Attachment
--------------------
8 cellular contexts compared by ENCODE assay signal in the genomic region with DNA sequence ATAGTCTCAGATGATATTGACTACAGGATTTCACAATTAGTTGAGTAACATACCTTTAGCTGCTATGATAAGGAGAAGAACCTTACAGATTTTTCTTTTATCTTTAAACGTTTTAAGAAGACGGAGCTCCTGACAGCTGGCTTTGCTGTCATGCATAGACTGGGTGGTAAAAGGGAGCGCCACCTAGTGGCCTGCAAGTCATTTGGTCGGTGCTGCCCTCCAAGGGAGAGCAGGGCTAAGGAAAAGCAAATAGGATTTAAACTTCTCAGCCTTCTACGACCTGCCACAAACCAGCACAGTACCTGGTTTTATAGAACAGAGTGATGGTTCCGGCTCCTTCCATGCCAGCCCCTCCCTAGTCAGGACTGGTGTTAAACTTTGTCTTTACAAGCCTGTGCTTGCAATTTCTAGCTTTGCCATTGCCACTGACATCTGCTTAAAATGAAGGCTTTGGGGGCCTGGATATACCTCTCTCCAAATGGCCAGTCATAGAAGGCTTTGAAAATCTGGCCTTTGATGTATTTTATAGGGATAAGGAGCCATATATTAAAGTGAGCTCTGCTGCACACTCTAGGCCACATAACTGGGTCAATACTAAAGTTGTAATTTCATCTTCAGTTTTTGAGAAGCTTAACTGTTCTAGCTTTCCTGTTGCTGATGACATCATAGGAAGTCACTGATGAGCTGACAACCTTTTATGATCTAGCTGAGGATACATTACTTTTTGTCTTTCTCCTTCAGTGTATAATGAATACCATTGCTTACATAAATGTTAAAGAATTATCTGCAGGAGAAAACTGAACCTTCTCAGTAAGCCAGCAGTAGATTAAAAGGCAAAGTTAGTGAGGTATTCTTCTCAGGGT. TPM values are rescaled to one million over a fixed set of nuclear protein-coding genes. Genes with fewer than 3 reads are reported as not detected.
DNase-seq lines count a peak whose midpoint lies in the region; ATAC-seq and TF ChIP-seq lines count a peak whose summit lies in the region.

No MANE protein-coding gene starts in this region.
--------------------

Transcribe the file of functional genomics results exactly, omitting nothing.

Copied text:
8 cellular contexts compared by ENCODE assay signal in the genomic region with DNA sequence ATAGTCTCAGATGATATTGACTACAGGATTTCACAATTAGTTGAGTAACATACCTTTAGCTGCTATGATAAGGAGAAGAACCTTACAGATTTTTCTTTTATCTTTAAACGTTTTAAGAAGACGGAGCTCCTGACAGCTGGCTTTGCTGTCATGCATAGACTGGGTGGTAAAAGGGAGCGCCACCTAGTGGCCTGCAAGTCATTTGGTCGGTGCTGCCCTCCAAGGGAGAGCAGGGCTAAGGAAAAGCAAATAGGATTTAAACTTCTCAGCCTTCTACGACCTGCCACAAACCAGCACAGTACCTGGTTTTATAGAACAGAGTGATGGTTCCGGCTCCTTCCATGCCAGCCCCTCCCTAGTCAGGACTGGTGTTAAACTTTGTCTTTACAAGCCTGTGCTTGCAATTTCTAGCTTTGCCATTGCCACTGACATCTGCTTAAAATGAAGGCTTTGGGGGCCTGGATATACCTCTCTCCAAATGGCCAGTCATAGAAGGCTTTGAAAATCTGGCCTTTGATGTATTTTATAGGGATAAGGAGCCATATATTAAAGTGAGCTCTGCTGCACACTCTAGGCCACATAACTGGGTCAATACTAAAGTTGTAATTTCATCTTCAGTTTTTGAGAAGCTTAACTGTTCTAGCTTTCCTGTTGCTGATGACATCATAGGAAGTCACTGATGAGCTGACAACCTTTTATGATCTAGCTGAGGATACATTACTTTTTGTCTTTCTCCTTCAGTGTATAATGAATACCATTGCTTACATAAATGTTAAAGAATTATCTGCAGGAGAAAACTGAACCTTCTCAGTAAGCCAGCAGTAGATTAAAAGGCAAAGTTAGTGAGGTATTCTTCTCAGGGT. TPM values are rescaled to one million over a fixed set of nuclear protein-coding genes. Genes with fewer than 3 reads are reported as not detected.
DNase-seq lines count a peak whose midpoint lies in the region; ATAC-seq and TF ChIP-seq lines count a peak whose summit lies in the region.

No MANE protein-coding gene starts in this region.